Baby Bob's is a typical showbiz tale: The precocious talking tyke was successful almost overnight—as spokesbaby for Freeinternet.com—and quickly got his own show, a prime-time program on CBS. But his fame was fleeting: Baby Bob was canceled after nine shows, leaving the air last June.
The first advertising character to spawn a TV show is left waiting for his next big break. (More accurately, his co-creator and owner of rights to the character, Siltanen & Partners' Rob Siltanen, is hoping to see Bob reborn.)
Siltanen, CEO and chief creative officer at the Marina del Rey, Calif., agency, was early to the lovefest between Hollywood and the ad industry. While no commercial concept has yet followed Baby Bob to television fame, it's likely many more will try as agencies hunt for ways to extend their clients' brands. "Everyone in advertising is waiting for their big chance to do a show," says industry veteran Jerry Della Femina. "There are guys sitting around a room now, trying to come up with a TV series."
Miller Brewing Co. is one marketer considering whether to turn a campaign into a full-fledged TV show. Miller agency Wieden + Kennedy, @radical.media CEO Jon Kamen and director Errol Morris are in the early stages of working out how the droll and down-to-earth men of "High Life" might transcend advertising. Kamen, who says he's worked on various projects with "360-degree potential," describes the dialogue among marketers, ad agencies, directors, producers and networks as heated. He predicts "many projects will sprout" from today's bigger-picture marketing strategies.
"I'm never surprised by the harvesting of talent from our business," says Kamen. "Creatives are quite innovative and up to facing a challenge like how to expand a germ of an idea."
Harvesting ideas themselves from ads makes a lot of sense, argue many industry execs. After all, commercials are essentially TV pilots—they give networks a good idea of how a concept can be developed and whether it might catch on. "If I would have just said, 'This is about a talking baby,' it would have been a tougher sell," says Siltanen, who created Baby Bob in 2000 with Craig Tanimoto. "This wasn't a gamble. The concepts were proven."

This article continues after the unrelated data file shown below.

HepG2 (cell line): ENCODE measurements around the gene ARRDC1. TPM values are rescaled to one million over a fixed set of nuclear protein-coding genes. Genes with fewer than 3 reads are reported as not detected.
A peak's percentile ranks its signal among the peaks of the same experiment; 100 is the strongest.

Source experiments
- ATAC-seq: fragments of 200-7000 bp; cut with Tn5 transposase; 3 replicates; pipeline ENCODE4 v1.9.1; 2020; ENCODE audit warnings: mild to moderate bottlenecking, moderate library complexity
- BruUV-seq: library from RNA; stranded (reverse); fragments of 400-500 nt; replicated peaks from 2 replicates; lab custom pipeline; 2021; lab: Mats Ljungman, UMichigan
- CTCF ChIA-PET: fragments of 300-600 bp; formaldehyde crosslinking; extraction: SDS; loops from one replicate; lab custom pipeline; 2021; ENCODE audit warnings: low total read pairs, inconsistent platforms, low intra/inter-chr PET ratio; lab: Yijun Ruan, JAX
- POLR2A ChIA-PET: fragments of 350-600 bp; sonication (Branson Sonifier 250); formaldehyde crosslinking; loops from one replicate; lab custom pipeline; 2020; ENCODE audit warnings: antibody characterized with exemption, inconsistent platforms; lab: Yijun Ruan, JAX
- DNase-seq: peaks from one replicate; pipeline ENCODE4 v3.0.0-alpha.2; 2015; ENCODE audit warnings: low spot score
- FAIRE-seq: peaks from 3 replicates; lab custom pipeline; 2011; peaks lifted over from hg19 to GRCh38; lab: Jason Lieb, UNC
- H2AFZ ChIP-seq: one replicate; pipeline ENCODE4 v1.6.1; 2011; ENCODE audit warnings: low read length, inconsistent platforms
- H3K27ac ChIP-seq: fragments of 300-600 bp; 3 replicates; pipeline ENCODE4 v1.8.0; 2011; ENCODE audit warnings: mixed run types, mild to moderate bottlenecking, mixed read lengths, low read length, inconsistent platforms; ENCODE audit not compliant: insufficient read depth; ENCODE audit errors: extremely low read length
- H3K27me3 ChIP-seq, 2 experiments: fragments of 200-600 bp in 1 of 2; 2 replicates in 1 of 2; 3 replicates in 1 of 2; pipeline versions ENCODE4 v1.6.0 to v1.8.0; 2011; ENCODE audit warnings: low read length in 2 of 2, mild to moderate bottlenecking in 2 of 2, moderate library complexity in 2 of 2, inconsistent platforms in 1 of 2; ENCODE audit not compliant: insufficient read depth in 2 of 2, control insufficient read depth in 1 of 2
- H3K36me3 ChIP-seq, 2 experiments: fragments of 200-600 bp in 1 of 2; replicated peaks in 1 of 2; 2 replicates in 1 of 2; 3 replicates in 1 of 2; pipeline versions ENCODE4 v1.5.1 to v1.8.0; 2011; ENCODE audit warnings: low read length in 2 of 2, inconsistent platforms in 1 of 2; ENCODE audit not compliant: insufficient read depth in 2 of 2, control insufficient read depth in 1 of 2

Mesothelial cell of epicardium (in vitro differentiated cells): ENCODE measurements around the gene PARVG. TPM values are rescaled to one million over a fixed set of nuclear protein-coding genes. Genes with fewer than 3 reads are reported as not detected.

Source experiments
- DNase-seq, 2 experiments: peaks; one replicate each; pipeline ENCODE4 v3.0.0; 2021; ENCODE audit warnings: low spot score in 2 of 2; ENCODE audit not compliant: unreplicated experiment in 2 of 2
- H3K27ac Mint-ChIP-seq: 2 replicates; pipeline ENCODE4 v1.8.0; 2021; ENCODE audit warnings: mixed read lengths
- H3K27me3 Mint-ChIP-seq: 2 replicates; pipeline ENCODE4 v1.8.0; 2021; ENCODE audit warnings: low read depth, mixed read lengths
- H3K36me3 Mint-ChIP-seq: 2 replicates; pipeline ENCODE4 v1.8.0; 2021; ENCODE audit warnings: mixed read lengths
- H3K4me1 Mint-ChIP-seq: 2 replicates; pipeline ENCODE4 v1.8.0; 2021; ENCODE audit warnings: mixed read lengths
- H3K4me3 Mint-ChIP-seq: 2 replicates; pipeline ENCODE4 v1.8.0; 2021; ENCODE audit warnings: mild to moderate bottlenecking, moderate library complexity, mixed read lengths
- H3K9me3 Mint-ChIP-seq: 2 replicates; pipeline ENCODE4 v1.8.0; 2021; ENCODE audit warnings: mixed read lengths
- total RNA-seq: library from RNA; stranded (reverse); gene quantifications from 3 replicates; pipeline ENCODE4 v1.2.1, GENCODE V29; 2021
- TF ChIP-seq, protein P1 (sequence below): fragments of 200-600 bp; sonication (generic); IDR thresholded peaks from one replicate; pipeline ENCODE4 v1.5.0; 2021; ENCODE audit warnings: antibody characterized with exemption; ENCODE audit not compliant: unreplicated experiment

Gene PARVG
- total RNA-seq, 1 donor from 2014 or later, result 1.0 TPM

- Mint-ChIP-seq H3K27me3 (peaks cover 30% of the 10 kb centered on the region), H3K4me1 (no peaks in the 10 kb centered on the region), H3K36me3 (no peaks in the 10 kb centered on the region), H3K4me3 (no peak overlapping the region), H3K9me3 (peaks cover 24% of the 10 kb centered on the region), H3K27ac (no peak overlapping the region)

So excited was Siltanen to get the show produced that he gave up creative control of Baby Bob, the kid with an adult IQ and sense of humor. "If your work is good enough that someone wants to turn it into a TV show, you've got to retain authorship," he advises. "They tried to make him become cute instead of quirky, which is what was interesting about him."
Ty Montague, co-creative director at Wieden's New York office, likewise warns that marketers must stick closely to their own stories. "If we let Hollywood take control and run with an idea, it won't be any good," he warns. "Innovation needs to be driven by clients." One problem, he notes, is that many marketing executives are so caught up in moving products that they have no time or energy to focus on the long-form concepts presented to them; others, he adds, just don't listen.
Wieden, however, has a client, Nike, with a content division as well as a top executive, global media director Joe Pollard, dedicated to reaching consumers in new ways. "Marketers need to be creators of their own audience," Montague says of the philosophy behind such Wieden projects as its Nike-sponsored documentaries on Lance Armstrong and Marion Jones. Wieden and Nike were early to the game—back in 1996, their "Hare Jordan" spots inspired the Warner Bros. movie Space Jam.
"You have to balance creating compelling entertainment and serving the brand," says Bill Davenport, executive producer at Wieden + Kennedy Entertainment, which produced the Nike documentaries. "I think almost every client is thinking and talking a lot about it. The tricky part is actually getting the planets to line up and make sense."
What makes sense might not be a TV show or a film. American Express is extending spokesman Jerry Seinfeld into "Webisodes," three- to five-minute films on the client's Web site that co-star an animated Superman. Miramax Films last month hired the New York office of creative powerhouse Mother to find ways to move its brands beyond movies. "At the end of the day, it's all about the idea," says Lori Sale, evp of worldwide promotions for Miramax.
"Everyone is experimenting and trying to find a model that makes the most sense," says Andrew Deitchman, partner at London-based Mother. "We're trying to do the same thing." The agency is already in the content game: With an award-winning short called 72 Faced Liar under its belt, it is now developing prime-time programming for the BBC.
While the success of these experiments remains to be seen, Kamen says, "The condition for the perfect storm are in place."